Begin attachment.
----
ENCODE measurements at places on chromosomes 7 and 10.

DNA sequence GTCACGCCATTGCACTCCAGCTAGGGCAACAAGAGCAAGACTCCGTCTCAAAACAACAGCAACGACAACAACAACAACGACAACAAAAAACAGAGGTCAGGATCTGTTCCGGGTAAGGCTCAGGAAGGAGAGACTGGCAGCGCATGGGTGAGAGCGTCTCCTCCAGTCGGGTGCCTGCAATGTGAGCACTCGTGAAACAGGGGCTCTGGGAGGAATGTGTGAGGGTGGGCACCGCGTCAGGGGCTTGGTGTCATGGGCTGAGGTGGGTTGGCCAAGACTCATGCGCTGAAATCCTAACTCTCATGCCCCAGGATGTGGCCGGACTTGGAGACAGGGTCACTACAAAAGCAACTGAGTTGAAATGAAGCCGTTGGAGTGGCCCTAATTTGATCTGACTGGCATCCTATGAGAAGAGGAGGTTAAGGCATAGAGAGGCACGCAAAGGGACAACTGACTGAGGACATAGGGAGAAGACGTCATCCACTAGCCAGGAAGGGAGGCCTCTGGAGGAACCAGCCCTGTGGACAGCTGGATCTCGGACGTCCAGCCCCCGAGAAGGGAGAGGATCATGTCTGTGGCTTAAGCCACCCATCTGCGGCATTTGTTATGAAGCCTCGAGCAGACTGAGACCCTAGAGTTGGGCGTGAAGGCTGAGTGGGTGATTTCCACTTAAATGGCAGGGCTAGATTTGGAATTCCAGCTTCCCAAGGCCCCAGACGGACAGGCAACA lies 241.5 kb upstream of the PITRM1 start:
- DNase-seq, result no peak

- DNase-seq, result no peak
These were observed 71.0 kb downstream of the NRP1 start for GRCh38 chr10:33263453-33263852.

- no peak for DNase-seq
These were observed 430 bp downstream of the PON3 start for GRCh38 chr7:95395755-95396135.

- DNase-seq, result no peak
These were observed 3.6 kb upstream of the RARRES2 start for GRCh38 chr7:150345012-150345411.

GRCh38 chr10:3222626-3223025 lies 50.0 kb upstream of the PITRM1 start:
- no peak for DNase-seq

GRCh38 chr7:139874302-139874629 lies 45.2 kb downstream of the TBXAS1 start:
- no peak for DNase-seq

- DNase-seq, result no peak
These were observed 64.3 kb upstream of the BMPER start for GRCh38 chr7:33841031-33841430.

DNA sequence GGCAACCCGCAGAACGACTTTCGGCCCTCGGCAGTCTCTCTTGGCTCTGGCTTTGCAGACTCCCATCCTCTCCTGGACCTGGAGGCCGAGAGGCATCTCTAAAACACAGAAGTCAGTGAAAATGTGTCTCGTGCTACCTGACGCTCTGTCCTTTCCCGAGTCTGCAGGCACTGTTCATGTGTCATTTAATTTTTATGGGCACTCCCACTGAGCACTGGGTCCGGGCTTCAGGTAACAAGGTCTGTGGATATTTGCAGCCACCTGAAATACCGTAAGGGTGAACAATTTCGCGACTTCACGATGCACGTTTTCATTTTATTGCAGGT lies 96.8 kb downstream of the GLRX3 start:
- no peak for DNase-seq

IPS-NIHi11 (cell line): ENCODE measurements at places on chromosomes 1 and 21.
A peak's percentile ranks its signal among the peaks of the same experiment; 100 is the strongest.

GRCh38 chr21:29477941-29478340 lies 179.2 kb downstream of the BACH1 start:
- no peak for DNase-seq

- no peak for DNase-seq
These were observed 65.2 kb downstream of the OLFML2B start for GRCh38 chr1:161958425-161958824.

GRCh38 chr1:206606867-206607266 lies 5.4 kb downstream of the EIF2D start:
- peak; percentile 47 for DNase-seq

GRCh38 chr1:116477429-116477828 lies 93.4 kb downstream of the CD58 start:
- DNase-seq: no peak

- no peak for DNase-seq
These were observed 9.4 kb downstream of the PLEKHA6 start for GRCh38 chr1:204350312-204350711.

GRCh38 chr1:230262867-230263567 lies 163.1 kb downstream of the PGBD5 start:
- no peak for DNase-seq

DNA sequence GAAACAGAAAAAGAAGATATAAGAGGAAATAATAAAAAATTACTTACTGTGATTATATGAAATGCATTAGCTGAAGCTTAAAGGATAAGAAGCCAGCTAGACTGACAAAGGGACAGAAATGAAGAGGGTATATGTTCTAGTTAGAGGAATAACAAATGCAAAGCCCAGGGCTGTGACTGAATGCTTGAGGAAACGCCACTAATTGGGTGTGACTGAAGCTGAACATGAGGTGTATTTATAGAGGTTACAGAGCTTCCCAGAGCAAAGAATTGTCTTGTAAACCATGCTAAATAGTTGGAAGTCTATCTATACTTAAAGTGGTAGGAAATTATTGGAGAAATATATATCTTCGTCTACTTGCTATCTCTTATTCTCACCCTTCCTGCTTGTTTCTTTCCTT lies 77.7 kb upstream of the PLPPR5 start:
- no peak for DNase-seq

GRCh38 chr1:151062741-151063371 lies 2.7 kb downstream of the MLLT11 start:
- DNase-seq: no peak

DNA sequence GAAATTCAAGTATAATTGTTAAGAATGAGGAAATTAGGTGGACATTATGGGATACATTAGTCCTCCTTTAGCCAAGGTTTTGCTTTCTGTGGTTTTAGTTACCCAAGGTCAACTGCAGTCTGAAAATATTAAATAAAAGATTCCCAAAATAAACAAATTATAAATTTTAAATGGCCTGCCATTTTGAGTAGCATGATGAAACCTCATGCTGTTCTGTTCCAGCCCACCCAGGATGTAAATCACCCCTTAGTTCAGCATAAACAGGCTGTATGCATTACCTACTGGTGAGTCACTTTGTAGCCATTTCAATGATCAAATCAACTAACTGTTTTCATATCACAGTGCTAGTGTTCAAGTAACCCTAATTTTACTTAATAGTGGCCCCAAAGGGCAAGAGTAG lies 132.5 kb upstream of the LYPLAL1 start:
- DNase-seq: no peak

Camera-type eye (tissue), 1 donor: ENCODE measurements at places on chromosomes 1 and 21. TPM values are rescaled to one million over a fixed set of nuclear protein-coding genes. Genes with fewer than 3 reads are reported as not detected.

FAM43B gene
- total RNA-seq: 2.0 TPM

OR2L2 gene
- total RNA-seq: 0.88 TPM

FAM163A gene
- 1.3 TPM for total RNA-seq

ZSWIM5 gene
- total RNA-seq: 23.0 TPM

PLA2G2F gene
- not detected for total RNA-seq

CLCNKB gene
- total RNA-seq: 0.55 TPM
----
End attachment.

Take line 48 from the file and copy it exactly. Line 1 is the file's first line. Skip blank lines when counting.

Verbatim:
- not detected for total RNA-seq